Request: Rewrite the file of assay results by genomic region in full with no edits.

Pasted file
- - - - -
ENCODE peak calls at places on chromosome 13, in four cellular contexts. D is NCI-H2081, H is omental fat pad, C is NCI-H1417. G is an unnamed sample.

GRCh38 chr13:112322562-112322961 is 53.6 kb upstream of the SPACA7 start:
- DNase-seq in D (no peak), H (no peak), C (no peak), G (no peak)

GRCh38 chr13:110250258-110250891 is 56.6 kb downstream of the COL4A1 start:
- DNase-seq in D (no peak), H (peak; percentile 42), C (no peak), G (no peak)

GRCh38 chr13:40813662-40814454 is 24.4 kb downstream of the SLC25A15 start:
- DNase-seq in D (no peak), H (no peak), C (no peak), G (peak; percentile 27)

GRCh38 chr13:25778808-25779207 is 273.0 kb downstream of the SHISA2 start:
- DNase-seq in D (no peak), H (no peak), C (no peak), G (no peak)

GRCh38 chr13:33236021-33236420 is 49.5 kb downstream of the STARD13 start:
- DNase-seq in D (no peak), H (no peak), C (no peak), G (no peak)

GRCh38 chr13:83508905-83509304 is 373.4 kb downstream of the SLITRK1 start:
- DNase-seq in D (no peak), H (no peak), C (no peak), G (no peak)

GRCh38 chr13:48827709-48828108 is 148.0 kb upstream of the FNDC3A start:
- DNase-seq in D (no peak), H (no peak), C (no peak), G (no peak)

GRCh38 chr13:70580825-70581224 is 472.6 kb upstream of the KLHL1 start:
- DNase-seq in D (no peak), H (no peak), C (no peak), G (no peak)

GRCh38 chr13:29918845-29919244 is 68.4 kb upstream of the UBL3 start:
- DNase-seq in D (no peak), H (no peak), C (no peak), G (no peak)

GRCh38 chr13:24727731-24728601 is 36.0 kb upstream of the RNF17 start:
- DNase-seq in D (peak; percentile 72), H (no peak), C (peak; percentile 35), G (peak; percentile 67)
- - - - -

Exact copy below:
ENCODE peak calls at places on chromosome 13, in four cellular contexts. D is NCI-H2081, H is omental fat pad, C is NCI-H1417. G is an unnamed sample.

GRCh38 chr13:112322562-112322961 is 53.6 kb upstream of the SPACA7 start:
- DNase-seq in D (no peak), H (no peak), C (no peak), G (no peak)

GRCh38 chr13:110250258-110250891 is 56.6 kb downstream of the COL4A1 start:
- DNase-seq in D (no peak), H (peak; percentile 42), C (no peak), G (no peak)

GRCh38 chr13:40813662-40814454 is 24.4 kb downstream of the SLC25A15 start:
- DNase-seq in D (no peak), H (no peak), C (no peak), G (peak; percentile 27)

GRCh38 chr13:25778808-25779207 is 273.0 kb downstream of the SHISA2 start:
- DNase-seq in D (no peak), H (no peak), C (no peak), G (no peak)

GRCh38 chr13:33236021-33236420 is 49.5 kb downstream of the STARD13 start:
- DNase-seq in D (no peak), H (no peak), C (no peak), G (no peak)

GRCh38 chr13:83508905-83509304 is 373.4 kb downstream of the SLITRK1 start:
- DNase-seq in D (no peak), H (no peak), C (no peak), G (no peak)

GRCh38 chr13:48827709-48828108 is 148.0 kb upstream of the FNDC3A start:
- DNase-seq in D (no peak), H (no peak), C (no peak), G (no peak)

GRCh38 chr13:70580825-70581224 is 472.6 kb upstream of the KLHL1 start:
- DNase-seq in D (no peak), H (no peak), C (no peak), G (no peak)

GRCh38 chr13:29918845-29919244 is 68.4 kb upstream of the UBL3 start:
- DNase-seq in D (no peak), H (no peak), C (no peak), G (no peak)

GRCh38 chr13:24727731-24728601 is 36.0 kb upstream of the RNF17 start:
- DNase-seq in D (peak; percentile 72), H (no peak), C (peak; percentile 35), G (peak; percentile 67)